New York

Trude Viken, Midnight Theater 2, 2021, oil on canvas, 67 × 74 3⁄4".

Trude Viken, Midnight Theater 2, 2021, oil on canvas, 67 × 74 3⁄4".

Trude Viken

Fortnight Institute

According to the authorities on such matters, Snow White was a girl of incomparable loveliness. As the Brothers Grimm tell it, she was as “beautiful as the day.” In the words of Walt Disney, she was nothing short of “an angel.” Indeed, so stunning were the young royal’s features—so mesmeric was the shine of her raven hair, the flush of her bloodred lips, the creaminess of her milk-white skin—that they drove her vain stepmother, egged on by an enchanted mirror, into a homicidal rage.

It is this fairy-tale figure’s synonymousness with beauty that makes Norwegian artist Trude Viken’s twisted interpretation of the princess, Snow White, 2021, so deliciously jarring. Shown in “Midnight Theater,” Viken’s second solo exhibition in New York, the painting depicts its titular subject as being far more monstrous than maidenly. In place of Snow White’s doe eyes are thickly rendered swirls of dishwater-gray paint—windows or, more aptly, chasms into a soul of perhaps questionable virtue. Her famous tresses, let loose from their traditional bun, do not cascade so much as ooze from her scalp, leaking like squid ink down the left side of her face. Her mouth, indicated by a drooping band of anemic pink, looks less like a pout than like an old rubber band, depleted of its elasticity. The magic mirror may have declared Snow White “the fairest of them all,” but Viken, an expressionistic imagemaker more concerned with interiority than with exteriority, is interested in knowing what the princess might have seen when she gazed upon her own reflection: What anxieties or apprehensions did Snow White have about herself? What ugly thoughts lay beneath her unspoiled surface?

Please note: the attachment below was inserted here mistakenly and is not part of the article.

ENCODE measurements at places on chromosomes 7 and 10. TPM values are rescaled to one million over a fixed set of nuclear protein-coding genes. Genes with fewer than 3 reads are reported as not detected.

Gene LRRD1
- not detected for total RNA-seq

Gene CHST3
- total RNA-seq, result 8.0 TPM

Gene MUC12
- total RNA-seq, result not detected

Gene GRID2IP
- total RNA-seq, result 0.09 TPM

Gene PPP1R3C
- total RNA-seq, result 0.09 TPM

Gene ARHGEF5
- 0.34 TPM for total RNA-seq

The disjuncture between emotion and self-perception is thematized across the artist’s entire recent body of work—inspired, perhaps, by the increase of videoconferencing and of self-contemplation under Covid-19 (a trend that has caused what journalists dub a “Zoom boom” in cosmetic surgery). The seven paintings in her show here, made between 2020 and 2021, delved into the fears and fantasies of her subjects—most frequently, the artist herself. Viken adeptly commits to canvas the often-ineffable feelings of dysmorphia and disquiet that many of us struggle with. Alongside Snow White, visitors were treated to a poignant selection from her ongoing “Diary Notes” series, begun in 2014, consisting of small self-portraits that map the artist’s shifting daily moods, featuring her internal monologue inscribed onto the surface of her face and torso. Across three works, the artist presents herself as a trio of radically different women: a shy blonde, gazing askance at the viewer; a wanton brunette, tongue lolling out of her mouth; and a creature of darkness, enveloped, like Snow White, in a dark tangle of hair. The drama of identity captured in “Diary Notes” is dialed up to surreal heights in Midnight Theater 1 and 2, both 2021, showing dream sequences that present the artist locked in a tumultuous battle between her inner angel and her inner demon. These two images are the centerpieces of the exhibition. With their unapologetic maximalism—layered brushwork, saturated color, and carnivalesque staging—they evoked a kind of malevolent whimsy, something like the work of Francis Bacon crossed with that of Florine Stettheimer. Still little known outside her native Norway, Viken, in “Midnight Theater,” gave us merely a small taste of the strange delights she has to offer.